Library News: Banned Books Week


Banned books week fast approaches: September 23-29, 20118.


Come to the library to see which books have a history of being challenged or flat out banned in other schools...but not ours!


Bless Me, Ultima by Rudolfo Anaya has a disturbing story behind the banning. Not only was this book challenged and banned, it was literally burned. A Utah school administration pulled all copies of the book from a public school classroom and from the library. The books were handed over to parents who tossed the books onto the flames. When asked why the books simply were not donated elsewhere, the administrator said that Bless Me, Ultima should not be in any child’s hands. ISD has a copy. Come and check it out! Seriously, it won’t hex you.

Reason for Challenge and Ban: witchcraft.



The Lorax by Dr. Seuss simply wants to save trees. Logging communities in the north west of America, (Washington and Oregon to be exact), challenged the book’s presence in local school libraries. But ISD has a copy. Come and read it to your child!

Reason for Challenge: Still scratching my head on this one. It’s anti-logging?


And Tango Makes Three by Justin Richardson and Peter Parnell is in the ISD collection. This picture book offers families the opportunity to discuss what makes a family.

Reason for Challenge: homosexuality.


The Hunger Games by Suzanne Collins burst onto the literary scene and quickly moved to the big screen. Katniss Everdeen lives in a world destroyed by the adults who came before her. This dystopian novel forces children to battle to the death to save their communities.

Reason for Challenge: violence and death.


James and the Giant Peach by Roald Dahl has been challenged and banned in several locations across the United States.

Reason for Challenge: use of the word “ass” and references to alcohol and tobacco use.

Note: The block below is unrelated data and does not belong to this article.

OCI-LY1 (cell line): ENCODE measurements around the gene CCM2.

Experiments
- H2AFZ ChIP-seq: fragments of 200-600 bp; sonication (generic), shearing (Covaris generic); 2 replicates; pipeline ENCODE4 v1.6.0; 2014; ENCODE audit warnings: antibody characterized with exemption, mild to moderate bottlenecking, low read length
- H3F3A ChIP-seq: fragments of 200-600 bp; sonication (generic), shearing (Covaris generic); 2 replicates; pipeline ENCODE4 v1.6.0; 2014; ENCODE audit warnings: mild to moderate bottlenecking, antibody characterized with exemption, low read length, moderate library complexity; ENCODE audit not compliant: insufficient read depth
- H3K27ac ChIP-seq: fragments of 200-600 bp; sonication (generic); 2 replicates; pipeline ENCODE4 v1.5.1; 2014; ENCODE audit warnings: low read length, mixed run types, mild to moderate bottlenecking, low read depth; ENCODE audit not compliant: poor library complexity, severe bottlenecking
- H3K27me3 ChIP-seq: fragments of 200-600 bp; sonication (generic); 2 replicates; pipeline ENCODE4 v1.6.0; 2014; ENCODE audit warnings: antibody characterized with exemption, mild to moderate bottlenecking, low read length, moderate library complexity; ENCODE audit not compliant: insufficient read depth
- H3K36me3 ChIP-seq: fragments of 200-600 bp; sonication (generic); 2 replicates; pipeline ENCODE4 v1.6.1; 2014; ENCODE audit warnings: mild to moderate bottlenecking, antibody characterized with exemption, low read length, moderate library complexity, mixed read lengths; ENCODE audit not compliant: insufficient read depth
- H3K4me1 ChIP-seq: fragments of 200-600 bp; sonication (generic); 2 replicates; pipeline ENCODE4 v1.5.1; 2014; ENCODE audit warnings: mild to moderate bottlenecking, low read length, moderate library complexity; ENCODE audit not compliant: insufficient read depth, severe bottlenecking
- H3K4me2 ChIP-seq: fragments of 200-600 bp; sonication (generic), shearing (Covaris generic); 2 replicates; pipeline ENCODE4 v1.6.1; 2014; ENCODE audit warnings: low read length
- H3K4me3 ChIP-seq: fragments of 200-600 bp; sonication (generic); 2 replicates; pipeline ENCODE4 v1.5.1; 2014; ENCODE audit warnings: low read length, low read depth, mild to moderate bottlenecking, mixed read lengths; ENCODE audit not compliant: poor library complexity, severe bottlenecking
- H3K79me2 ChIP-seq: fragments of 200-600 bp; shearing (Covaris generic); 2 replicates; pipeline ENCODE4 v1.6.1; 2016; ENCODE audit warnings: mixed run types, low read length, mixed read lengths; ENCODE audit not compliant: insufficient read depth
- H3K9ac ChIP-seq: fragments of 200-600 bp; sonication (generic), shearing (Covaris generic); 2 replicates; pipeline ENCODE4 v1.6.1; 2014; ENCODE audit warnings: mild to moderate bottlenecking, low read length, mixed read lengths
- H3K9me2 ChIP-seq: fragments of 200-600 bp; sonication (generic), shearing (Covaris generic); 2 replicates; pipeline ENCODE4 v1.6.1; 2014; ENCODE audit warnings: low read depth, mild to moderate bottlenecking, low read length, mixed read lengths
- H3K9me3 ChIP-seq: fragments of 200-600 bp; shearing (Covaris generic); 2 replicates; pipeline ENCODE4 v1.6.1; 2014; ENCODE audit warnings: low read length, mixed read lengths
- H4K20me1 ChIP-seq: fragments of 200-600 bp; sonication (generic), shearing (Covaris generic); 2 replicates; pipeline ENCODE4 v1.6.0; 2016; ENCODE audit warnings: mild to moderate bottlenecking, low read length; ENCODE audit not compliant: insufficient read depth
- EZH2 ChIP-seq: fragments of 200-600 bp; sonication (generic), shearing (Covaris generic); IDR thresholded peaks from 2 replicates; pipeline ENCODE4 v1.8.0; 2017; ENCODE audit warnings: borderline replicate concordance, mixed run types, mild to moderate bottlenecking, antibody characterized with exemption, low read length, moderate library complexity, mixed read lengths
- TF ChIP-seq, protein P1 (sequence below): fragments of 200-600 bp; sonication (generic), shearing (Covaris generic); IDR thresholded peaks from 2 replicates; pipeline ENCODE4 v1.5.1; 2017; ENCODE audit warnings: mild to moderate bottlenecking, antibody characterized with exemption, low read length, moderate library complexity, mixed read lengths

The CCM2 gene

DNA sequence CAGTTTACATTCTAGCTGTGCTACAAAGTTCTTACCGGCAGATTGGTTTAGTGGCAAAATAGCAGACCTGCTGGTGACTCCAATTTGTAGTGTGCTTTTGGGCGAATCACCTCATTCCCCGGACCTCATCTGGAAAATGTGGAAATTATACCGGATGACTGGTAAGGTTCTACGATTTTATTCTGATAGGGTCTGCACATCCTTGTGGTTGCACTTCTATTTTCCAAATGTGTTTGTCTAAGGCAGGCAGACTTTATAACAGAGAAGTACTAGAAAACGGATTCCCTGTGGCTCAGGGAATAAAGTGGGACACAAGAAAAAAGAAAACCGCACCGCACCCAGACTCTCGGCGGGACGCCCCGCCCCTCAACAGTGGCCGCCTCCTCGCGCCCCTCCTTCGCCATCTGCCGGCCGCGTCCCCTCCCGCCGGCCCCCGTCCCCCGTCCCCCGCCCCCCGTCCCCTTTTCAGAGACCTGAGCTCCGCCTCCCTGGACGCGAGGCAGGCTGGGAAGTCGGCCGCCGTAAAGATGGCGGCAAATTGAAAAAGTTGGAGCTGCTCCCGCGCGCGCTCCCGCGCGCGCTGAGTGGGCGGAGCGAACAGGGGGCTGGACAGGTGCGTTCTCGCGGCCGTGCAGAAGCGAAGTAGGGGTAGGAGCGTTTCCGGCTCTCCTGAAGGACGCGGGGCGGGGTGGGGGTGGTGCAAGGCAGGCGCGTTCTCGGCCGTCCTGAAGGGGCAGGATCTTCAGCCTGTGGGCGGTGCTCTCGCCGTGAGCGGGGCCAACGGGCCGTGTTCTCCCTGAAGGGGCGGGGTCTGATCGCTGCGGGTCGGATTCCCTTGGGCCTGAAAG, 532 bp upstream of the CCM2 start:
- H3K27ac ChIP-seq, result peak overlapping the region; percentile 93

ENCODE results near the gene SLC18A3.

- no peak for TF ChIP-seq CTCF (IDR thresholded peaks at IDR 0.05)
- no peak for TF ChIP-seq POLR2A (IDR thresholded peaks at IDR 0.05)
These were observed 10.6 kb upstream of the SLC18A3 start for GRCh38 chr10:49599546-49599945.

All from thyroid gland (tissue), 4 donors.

Little Red Riding Hood features a girl on her way to her grandmother’s house. She travels alone through the woods. This cautionary tale reads quite scandalously. She does, after all, get in bed with her grandmother, the wolf in disguise. Red’s scandalous behavior does not shock California readers though. It is the fact that Little Red carries a bottle of red wine in her basket that troubles public school parents. It was challenged and banned.

Reason for Challenge: references to alcohol.


The Absolutely True Diary of a Part-Time Indian by Sherman Alexie is continuously on a banned book list somewhere in America. A kid from the Spokane Reservation leaves the rez to go to public school. His adventures include a lot of basketball, making friends, and holding on to his culture.

Reason for Challenge: sexuality and use of “bad” words.


The ISD library holds all of these books in its collection. The upcoming Banned Books Week gives the ISD community the opportunity to tackle censorship and the dangers of pulling books from the shelf. Censorship is anathema to librarians. Rather, more reading, more books, and an expanded conversation should be the solution to censorship. Come into the library and see if your favorite book has a history of being challenged, banned, or even burned. If you would like to read it again, feel free to check it out!


Gëstu Waay!

The International School of Dakar

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